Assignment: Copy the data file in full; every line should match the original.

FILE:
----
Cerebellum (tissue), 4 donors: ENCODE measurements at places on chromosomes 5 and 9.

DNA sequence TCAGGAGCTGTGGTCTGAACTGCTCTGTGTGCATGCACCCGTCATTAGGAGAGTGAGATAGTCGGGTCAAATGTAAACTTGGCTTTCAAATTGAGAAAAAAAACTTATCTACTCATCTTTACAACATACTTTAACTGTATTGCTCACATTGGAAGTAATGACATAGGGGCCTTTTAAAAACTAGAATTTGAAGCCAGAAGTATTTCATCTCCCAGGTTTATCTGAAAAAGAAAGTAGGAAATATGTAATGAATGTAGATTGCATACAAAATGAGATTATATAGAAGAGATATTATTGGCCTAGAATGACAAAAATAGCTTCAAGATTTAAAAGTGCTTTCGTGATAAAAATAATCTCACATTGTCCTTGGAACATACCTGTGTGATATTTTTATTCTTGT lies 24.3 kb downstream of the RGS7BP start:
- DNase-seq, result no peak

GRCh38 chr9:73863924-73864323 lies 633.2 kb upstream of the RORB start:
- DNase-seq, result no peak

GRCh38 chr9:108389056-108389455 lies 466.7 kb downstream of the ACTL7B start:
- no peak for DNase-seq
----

Cerebellum (tissue), 4 donors: ENCODE measurements at places on chromosomes 5 and 9.

DNA sequence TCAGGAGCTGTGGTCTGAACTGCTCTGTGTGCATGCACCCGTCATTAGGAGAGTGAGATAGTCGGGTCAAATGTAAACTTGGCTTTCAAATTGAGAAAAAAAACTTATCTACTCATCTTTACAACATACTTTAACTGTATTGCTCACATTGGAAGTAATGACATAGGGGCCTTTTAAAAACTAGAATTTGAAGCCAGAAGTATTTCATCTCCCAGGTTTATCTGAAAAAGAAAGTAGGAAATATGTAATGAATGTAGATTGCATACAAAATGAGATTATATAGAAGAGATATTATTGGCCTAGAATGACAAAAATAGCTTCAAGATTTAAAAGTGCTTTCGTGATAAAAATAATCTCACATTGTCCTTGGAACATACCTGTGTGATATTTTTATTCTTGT lies 24.3 kb downstream of the RGS7BP start:
- DNase-seq, result no peak

GRCh38 chr9:73863924-73864323 lies 633.2 kb upstream of the RORB start:
- DNase-seq, result no peak

GRCh38 chr9:108389056-108389455 lies 466.7 kb downstream of the ACTL7B start:
- no peak for DNase-seq